Graphic Novels in the Language Arts Classroom | Newberry

Graphic Novels in the Language Arts Classroom

Thursday, April 30, 2009Friday, May 1, 2009
Programs for Teachers
Chicago Teachers as Scholars

In this seminar, we will explore several ways of teaching graphic narratives in the language arts classroom. Some of the most popular graphic narratives in recent years have been memoirs (e.g., Art Spiegelman’s Maus: A Survivor’s Tale and Marjane Satrapi’s Persepolis), while many more graphic narratives take the form of novels, histories, and journalist pieces. There are even graphic versions of Shakespeare’s plays with the language of comics being put to use to attract new readers. While graphic narratives may be a compelling way to get these readers interested in literature, the association with comic books makes graphic narratives appear much more simple than they are. One of the key challenges in teaching graphic narratives is convincing readers that a text that looks every bit like a simple comic requires more than minimal analysis and critical reading. Thoroughly understanding a graphic narrative means developing literacies that make sense of both visual and textual elements on a page. This seminar will include an overview of the graphic narratives currently available to readers, focused readings of specific texts, description of resources for teaching graphic narratives, and discussion of what kinds of activities work best when teaching graphic narratives. Our goal will be to develop both reading strategies and inventive activities for teaching graphic narratives in a literature classroom.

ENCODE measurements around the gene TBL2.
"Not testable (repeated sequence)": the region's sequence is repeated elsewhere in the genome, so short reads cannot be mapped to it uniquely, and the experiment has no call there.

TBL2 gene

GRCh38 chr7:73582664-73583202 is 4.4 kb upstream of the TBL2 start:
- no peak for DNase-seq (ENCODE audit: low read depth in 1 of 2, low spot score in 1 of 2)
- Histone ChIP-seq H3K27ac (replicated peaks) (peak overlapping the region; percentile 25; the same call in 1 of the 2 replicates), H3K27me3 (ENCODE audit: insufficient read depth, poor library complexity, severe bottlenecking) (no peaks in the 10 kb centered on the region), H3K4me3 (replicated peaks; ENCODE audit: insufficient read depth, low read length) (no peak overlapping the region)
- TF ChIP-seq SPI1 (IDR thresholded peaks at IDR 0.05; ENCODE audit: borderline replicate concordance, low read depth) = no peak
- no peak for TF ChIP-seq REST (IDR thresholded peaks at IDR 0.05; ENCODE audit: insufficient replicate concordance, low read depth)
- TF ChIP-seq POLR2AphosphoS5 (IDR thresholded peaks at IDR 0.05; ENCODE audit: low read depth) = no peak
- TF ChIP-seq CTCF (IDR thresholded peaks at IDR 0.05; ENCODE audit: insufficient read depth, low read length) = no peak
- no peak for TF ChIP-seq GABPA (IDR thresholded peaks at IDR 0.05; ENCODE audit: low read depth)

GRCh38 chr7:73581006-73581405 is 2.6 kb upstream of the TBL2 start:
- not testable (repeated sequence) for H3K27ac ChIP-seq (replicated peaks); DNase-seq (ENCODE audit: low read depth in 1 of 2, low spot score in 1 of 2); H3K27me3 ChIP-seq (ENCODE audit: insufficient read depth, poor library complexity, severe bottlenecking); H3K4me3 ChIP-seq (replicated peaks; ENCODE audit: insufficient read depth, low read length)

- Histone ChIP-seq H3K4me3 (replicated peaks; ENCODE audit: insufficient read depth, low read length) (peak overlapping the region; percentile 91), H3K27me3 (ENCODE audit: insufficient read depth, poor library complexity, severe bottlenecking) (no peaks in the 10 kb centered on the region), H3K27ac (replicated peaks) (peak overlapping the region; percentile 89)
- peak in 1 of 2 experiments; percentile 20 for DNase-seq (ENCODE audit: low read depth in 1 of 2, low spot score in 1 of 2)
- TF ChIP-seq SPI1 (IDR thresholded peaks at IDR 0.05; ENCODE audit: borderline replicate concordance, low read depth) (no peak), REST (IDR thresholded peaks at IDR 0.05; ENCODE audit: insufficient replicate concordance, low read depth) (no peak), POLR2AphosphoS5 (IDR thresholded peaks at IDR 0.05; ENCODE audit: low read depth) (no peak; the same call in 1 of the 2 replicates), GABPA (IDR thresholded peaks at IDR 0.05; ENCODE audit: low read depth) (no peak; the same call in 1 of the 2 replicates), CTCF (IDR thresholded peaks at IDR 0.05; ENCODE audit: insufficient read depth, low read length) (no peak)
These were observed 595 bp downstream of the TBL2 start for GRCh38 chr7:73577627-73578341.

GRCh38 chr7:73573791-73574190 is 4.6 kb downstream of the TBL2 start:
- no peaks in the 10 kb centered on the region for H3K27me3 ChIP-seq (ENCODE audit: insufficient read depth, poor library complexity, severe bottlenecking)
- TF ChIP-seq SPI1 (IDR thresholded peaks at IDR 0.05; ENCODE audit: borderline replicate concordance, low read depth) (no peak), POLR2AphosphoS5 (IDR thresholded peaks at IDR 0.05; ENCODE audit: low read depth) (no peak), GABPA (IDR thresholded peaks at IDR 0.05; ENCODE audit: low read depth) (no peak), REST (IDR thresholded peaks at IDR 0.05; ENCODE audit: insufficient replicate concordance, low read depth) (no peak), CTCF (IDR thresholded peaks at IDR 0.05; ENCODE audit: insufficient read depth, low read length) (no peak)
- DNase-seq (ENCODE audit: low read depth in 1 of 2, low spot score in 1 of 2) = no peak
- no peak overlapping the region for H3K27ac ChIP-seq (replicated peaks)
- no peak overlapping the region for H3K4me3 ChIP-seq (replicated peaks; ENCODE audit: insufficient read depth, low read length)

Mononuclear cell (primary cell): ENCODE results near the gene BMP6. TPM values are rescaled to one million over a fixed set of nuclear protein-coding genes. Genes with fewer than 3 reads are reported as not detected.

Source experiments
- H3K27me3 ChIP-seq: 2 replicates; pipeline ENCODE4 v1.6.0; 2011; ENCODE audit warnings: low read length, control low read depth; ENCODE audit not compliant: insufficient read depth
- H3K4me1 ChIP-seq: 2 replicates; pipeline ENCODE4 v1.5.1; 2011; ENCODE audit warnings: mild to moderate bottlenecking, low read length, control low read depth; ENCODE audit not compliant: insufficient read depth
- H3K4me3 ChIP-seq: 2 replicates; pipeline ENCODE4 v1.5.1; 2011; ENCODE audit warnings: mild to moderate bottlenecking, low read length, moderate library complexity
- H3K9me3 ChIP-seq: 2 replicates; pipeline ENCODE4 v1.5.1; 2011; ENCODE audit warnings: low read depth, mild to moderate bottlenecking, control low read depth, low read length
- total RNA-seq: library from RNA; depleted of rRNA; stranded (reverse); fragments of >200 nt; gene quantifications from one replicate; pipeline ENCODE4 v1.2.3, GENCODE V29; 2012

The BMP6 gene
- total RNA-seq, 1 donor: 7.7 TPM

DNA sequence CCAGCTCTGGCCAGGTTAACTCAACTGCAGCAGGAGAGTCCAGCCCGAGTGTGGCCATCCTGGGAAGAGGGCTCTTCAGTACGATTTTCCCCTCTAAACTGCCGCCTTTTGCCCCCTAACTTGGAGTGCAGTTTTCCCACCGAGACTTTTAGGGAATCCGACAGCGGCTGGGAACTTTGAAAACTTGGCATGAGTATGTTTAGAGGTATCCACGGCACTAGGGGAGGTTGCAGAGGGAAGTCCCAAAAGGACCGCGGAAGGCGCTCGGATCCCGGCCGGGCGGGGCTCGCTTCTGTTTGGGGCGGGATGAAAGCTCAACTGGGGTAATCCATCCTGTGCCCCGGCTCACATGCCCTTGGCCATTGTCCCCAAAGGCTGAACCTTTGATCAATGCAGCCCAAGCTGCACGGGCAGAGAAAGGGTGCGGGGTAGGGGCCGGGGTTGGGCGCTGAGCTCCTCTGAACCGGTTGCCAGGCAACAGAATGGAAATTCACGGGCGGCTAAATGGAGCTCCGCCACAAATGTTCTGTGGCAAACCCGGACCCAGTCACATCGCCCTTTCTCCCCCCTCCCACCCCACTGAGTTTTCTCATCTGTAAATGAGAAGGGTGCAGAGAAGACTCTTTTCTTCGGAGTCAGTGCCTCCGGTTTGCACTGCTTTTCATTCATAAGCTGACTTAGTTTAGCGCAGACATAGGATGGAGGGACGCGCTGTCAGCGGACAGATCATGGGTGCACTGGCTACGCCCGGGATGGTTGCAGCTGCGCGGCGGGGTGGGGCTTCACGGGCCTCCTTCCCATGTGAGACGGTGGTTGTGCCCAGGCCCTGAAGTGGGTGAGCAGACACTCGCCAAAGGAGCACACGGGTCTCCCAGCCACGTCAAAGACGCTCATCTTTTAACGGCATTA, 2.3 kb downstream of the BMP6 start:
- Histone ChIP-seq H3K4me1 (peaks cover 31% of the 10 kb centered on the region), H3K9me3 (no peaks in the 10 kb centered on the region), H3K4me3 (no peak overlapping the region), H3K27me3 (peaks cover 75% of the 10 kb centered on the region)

Seminar led by Spencer Schaffner, University of Illinois at Urbana-Champaign